I have found that I use more red ink than I do yellow and blue on my printer. I’m not sure why, some study has probably been done on this by somebody,, but I do use more of it. I also like one feature of my printer. I can get a more expensive cartridge but it holds more of the black ink, it’s a large capacity and it holds more ink.

I’m not sure if it is more economical but I change the cartridge less often. Which means less trips to the store to buy more ink.

I have found that I like the separate cartridges. It just makes sense to have them separate. If you get one that is not due to features that a particular printer has, you may find those features do not match up to the cost savings of ink cartridges.

I don’t like to have to wait anymore than anyone else. That is why I wanted to find a printer with a faster PPM or pages per minute. That is the one techy word you will want to look at when searching for your new printer.

If the page per minutes is down low you can expect to have to wait longer, this means that you have to sit and wait for your page to print. I have found that the photos at best quality of course take the longest and that is the best way to judge a printers speed.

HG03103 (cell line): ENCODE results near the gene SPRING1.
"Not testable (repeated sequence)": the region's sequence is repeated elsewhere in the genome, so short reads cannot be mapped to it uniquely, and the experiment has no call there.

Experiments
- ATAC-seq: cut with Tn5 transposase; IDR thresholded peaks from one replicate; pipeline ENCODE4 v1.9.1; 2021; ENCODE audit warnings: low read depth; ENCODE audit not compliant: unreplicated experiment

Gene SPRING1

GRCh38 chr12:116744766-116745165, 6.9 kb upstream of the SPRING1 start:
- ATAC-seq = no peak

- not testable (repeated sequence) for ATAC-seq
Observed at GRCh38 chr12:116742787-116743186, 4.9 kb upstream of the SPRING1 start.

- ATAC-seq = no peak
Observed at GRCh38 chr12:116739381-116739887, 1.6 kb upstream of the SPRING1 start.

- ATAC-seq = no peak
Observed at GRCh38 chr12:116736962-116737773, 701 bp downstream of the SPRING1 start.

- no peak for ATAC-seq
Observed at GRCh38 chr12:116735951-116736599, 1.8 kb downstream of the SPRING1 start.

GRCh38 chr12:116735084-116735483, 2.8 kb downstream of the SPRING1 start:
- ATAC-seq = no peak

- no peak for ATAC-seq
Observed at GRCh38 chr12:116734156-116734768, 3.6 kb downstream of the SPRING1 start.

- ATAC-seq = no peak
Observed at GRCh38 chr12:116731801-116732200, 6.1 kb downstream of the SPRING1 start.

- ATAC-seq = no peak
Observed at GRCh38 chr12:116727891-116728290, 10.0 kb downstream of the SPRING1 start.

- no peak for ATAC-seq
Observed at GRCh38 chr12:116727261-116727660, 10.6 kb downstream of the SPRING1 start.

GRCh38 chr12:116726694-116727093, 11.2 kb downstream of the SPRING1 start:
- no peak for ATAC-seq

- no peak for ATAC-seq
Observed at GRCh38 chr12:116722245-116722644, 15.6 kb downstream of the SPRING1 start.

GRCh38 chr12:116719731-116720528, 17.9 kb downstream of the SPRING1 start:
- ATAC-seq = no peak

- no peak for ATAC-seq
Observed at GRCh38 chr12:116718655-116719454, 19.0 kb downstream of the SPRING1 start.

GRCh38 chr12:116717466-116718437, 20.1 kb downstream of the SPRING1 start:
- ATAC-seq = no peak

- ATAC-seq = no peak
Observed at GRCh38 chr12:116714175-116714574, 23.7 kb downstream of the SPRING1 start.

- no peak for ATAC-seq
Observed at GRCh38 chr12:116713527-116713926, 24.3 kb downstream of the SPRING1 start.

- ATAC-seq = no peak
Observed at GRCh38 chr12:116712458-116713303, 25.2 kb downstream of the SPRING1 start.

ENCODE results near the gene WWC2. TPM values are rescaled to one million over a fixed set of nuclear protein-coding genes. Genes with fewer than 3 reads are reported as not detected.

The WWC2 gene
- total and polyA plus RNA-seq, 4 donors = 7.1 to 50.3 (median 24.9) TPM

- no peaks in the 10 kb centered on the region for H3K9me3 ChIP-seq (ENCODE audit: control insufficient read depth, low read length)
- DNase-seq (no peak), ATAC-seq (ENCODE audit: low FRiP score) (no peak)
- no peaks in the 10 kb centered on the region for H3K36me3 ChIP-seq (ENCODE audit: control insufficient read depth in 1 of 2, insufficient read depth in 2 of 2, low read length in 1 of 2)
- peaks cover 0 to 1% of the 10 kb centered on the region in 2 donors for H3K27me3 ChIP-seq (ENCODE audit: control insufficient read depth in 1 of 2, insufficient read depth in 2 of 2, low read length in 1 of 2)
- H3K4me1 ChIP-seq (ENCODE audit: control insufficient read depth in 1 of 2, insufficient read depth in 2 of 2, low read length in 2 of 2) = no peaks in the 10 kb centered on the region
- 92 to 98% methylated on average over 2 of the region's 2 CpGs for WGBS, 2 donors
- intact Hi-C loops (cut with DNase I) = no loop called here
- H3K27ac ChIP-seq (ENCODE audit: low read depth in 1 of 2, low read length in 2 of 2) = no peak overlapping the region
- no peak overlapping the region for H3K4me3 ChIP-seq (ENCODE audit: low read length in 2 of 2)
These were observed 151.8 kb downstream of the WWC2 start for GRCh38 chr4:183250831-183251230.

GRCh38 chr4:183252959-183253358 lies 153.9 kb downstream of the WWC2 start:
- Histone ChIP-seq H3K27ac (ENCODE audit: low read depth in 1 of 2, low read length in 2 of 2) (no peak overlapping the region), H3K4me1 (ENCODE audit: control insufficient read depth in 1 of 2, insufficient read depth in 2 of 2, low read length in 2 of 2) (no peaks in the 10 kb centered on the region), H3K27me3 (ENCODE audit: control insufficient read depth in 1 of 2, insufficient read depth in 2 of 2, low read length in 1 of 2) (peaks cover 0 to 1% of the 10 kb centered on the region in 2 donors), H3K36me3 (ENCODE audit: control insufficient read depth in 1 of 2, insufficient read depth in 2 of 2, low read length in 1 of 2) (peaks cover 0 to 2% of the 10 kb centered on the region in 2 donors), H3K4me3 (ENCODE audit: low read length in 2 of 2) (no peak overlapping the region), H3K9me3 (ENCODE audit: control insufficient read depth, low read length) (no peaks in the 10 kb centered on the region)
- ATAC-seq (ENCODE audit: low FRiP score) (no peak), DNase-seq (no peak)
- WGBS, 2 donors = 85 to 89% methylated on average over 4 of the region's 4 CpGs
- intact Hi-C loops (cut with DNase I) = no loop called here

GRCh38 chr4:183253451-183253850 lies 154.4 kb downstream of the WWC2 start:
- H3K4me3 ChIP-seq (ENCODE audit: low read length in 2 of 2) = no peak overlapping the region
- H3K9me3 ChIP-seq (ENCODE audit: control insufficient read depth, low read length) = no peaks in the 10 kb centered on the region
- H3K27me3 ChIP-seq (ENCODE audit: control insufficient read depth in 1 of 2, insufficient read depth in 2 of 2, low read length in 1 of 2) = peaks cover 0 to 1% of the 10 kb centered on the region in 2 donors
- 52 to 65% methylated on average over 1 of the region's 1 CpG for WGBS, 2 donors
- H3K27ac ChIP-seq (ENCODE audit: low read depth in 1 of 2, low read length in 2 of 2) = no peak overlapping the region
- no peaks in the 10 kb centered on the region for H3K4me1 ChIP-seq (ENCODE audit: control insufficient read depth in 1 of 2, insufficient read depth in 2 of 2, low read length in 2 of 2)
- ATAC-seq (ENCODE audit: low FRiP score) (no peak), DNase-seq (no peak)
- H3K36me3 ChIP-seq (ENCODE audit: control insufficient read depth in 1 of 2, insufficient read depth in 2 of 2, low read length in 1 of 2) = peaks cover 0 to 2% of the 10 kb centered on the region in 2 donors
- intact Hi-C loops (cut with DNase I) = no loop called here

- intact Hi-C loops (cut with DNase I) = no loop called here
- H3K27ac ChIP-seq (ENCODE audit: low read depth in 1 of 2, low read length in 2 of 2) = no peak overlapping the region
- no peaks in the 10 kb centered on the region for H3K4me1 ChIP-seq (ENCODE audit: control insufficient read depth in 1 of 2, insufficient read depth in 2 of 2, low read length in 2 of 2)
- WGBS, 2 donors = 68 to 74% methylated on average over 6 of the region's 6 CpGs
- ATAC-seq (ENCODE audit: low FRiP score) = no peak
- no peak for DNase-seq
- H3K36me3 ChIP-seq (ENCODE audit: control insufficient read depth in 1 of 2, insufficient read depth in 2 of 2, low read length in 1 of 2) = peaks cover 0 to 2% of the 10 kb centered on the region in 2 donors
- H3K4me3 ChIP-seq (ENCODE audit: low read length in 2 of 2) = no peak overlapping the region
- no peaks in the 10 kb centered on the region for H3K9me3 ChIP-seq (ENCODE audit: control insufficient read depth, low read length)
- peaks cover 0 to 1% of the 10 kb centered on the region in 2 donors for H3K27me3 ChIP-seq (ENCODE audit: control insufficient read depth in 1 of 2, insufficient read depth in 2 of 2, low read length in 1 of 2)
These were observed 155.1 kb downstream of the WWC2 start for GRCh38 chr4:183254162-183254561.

By low I mean less than 2 or 3, not that that will mean much. The reviews at CNET take the printer and run it through tests to see exactly what the printer will do for them. They don’t take the word of the manufacturer.

For instance, my printer, Epson Stylus C84, rates at 22 PPM for basic black text which is accurate. And the best quality photo is at about 2 minutes and 18 seconds, according to Epson. This is about right from what I have been printing, a good quality 8×10 picture on glossy paper at best quality setting takes around 2 and a half minutes. Long enough to go grab a bite to eat while it prints.

CNET rated them almost exactly the same on their tests, they said it took them 2.3 minutes when they printed out the same type picture, best quality setting on glossy paper. This is an average of three tests that they do so that they get a decent and fair rating.

But when you see the manufacturers speed on their specs don’t believe it unless they tell you exactly what kind of picture or print it was. If it is a common text document with only black it will go fast. That maybe what they are talking about. If they outright say it the best color photo they can print then they have to stick to that for their specs.